The beauty of horror
by Nancy Nayor
In honor of Halloween, I share the following thoughts:
Possessed by the devil, speaking in tongues, writhing in pain, dying a gruesome, unimaginable death. They say it’s impolite to slow down in traffic to rubberneck and watch the gory aftermath of a horrific accident, yet I often feel it is my job to do just that all day, every day, while casting a horror film. It is a less bloody experience, but the pain and suffering I witness in my office can be troubling, at the least, and rather emotionally disturbing. I find myself encouraging actors, my fellow vulnerable humans, to cry more deeply, scream louder, experience gut-wrenching pain, writhe with more gusto, just so they will have better odds of winning a role.
Horror film casting brings special challenges, for sure. Your character is battling a 12 foot tall, 6-headed, fire-breathing slimy monster. Try to make that interaction real! Or you’re hit with an axe between the eyes – not exactly a sense memory experience you can recall. So you try to remember that splitting migraine you had once – okay – a million times worse! Now… action! You’re being disembowled, or buried alive, a thirsty vampire is sucking your blood – no problem. Zombies are ripping you limb from limb, a hundred piranhas are feasting their fangs on your tender flesh – now go!
Not a normal day at the office for most people. Yet actors dive into this process all the time. And casting directors, producers and directors witness the writhing, screaming, seizures, and tears. I know at those times my brain is divided into several parts. One part detached, evaluating, assessing the actor’s suitability for the role, and the other part wincing at the pain I am witnessing. It is not real, yet real, all at the same time. Perhaps the actor is calling up a prior horrific life experience. Perhaps they are simply creating a mood on the spot. But the more authentic the actor’s performance, the more rattling the experience of watching. I feel like a voyeur, but with a purpose. The hairs on the back of my neck stand up. I feel a chill run down my spine. Then I know the audition is going well.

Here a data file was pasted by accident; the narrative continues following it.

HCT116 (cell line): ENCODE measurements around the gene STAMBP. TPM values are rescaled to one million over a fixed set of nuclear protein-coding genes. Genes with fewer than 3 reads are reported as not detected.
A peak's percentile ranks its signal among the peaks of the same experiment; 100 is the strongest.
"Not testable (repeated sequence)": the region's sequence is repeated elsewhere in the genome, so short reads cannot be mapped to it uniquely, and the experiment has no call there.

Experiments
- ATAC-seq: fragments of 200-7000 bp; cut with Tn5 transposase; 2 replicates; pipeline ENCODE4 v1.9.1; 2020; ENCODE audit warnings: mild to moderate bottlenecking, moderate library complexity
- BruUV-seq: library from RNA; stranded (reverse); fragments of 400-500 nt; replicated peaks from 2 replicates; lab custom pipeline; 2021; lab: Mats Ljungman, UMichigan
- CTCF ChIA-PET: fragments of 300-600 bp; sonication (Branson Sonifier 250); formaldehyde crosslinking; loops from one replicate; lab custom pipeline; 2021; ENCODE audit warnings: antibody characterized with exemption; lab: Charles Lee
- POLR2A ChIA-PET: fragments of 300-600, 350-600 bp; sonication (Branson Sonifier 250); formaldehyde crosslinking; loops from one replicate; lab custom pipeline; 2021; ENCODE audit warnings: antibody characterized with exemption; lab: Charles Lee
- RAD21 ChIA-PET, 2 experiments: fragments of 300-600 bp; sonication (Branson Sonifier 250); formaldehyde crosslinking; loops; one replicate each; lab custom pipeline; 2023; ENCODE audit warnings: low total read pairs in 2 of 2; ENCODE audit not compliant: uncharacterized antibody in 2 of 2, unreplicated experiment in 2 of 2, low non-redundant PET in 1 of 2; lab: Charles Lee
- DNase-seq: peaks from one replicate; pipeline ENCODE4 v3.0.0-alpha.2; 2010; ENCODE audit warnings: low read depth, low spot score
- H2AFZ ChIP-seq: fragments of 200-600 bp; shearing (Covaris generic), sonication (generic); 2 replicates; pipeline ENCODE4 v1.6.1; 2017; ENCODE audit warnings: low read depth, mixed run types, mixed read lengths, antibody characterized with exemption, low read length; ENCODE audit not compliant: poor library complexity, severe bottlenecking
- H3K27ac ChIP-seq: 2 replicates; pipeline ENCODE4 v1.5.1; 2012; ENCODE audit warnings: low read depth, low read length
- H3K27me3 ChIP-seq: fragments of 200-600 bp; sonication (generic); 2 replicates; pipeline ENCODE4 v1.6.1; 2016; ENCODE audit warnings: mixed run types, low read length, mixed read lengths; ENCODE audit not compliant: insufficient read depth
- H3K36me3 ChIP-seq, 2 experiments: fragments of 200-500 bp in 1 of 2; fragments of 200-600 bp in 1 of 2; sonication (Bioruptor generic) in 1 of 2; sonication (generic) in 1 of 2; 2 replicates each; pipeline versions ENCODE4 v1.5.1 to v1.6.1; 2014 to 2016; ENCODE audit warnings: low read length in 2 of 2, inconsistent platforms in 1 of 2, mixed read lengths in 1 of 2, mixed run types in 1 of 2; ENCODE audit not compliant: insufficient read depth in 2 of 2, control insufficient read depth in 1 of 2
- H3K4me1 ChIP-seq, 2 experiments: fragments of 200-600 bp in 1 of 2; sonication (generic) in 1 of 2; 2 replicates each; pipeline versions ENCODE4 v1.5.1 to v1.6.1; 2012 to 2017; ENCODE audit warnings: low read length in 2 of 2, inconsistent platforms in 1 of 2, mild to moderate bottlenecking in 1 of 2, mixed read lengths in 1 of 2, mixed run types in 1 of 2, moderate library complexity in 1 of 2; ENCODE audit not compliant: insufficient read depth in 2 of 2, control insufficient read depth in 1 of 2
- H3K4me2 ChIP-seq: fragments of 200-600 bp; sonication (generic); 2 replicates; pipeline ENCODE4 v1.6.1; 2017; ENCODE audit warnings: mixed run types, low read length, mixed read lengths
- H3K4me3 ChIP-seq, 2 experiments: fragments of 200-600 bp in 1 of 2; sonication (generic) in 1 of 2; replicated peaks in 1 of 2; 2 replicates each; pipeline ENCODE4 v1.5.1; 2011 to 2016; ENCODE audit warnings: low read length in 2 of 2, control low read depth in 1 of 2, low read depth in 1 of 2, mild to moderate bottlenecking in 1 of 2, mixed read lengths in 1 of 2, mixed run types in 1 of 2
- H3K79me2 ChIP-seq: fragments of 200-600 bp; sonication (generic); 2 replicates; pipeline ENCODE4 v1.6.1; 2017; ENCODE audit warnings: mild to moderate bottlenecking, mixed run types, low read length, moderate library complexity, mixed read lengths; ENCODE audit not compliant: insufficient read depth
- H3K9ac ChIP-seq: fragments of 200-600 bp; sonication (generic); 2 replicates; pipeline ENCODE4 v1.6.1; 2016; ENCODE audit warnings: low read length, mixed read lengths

So, okay, a challenging, crazy audition process, but here’s some of the upside: 1) great opportunities for young and unknown casts; 2) very intense and dramatic scenes you can add to your reels; 3) a chance to really show commitment in your auditions. And still the question arises – how the hell do I mime this? What is being described in the scene is rather unthinkable and seemingly un-doable in an audition situation. Props? Will they help? Costumes? The right hairstyle?
The key is to be bold and fearless. Horror film casting is not for the faint of heart. Not for the squeamish. It is for the daring. It requires an extreme commitment to the audition process.
No flinching. No self-consciousness. Bland or shy actors need not apply. It’s like Fear Factor for the world of auditions. It’s not pretty or delicate. It’s gross, it’s raw, it’s messy. But what a great way to strut your stuff and proudly show off your depth. Yes, depth, in the midst of a seemingly absurd and unreal situation, you can bring depth. Not easy.
One trick – use your nerves. If you ever shook at an audition with nervousness, or fear or trembling overtook you, use it now. Dive into that fear and let it be an asset in a horror audition. Even experienced actors have, at times, bouts of nervousness before they are cast. Before that validation that comes with being hired, even experienced actors can show signs of nerves. But if there were ever a chance to use those nerves, this is the time. It’s perfect.
Now keep in mind, once you have the job, the ruse will continue. On the set, that giant, 12 foot tall monster is really just a guy in a suit. The axe in the middle of your forehead is rubber, not steel. The blood is fake. The bruises are painted on. Once you are on set, the demands are the same, to make the real the unreal. The incredible, credible. The green screen is really an interplanetary space station with a giant CG reptile about to swallow you whole. An 8 foot anaconda is coiled and about to strike. You’re being burned at the stake. (Hopefully there will be a well-trained stunt person for that part!)
One can never call horror film casting “boring.” You picked this wild business of acting for a reason. Might as well enjoy those opportunities to really go wild. And although getting the job is ideal, the audition itself will always plant seeds for the future. A bold and memorable audition is never wasted. I greatly appreciate the actors who have crossed into this extreme territory and gone out on brave limbs in these completely bizarre situations. You are courageous. You are awesome.Tags: Actor, Audition process, Casting Director, Entertainment industry, Halloween, Hollywood, Horror films, Nancy Nayor